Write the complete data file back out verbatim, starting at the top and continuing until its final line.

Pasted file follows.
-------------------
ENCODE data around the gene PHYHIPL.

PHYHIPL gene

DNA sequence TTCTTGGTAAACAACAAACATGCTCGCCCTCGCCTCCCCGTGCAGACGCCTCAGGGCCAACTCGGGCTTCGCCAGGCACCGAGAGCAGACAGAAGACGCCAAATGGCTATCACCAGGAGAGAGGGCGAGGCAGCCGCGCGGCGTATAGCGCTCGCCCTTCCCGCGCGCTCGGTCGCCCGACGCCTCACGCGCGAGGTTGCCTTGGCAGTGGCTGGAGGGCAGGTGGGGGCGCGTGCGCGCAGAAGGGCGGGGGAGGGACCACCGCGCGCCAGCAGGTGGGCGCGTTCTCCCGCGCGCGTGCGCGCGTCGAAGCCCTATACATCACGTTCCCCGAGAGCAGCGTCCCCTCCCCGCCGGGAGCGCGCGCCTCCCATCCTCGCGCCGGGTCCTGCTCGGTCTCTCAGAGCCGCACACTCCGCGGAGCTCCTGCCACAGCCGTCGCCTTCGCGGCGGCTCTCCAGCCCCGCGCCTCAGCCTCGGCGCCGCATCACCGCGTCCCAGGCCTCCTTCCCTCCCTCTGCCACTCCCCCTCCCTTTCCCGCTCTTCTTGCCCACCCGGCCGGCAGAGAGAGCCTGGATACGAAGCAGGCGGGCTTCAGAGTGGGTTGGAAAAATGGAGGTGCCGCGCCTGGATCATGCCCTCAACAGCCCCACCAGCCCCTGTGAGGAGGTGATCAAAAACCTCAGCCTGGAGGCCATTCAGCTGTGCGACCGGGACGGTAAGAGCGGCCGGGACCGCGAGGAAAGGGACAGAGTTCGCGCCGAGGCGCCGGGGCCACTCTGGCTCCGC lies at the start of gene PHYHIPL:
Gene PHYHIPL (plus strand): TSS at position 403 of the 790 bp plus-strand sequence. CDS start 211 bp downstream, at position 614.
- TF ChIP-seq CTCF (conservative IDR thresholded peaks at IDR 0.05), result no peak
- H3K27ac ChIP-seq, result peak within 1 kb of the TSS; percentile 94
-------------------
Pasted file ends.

ENCODE data around the gene PHYHIPL.

PHYHIPL gene

DNA sequence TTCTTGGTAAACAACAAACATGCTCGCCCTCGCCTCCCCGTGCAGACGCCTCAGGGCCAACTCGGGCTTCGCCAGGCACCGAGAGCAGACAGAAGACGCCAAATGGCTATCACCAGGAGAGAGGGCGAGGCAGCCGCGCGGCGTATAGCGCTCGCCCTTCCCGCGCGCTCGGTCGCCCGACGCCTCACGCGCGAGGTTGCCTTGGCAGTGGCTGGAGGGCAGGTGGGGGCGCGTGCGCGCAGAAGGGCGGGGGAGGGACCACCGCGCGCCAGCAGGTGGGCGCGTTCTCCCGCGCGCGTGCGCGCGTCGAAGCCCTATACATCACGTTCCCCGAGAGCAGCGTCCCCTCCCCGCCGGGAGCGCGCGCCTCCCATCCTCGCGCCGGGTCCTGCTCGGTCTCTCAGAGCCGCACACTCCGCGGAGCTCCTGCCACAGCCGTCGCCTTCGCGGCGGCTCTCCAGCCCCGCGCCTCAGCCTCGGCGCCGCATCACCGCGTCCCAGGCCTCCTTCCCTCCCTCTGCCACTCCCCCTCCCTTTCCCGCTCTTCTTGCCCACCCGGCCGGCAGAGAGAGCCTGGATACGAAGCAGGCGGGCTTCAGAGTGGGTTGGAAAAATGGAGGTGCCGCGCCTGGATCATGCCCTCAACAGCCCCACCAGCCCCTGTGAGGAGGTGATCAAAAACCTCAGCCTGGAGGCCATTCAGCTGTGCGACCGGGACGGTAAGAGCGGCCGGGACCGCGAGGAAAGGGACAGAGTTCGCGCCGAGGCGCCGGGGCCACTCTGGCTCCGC lies at the start of gene PHYHIPL:
Gene PHYHIPL (plus strand): TSS at position 403 of the 790 bp plus-strand sequence. CDS start 211 bp downstream, at position 614.
- TF ChIP-seq CTCF (conservative IDR thresholded peaks at IDR 0.05), result no peak
- H3K27ac ChIP-seq, result peak within 1 kb of the TSS; percentile 94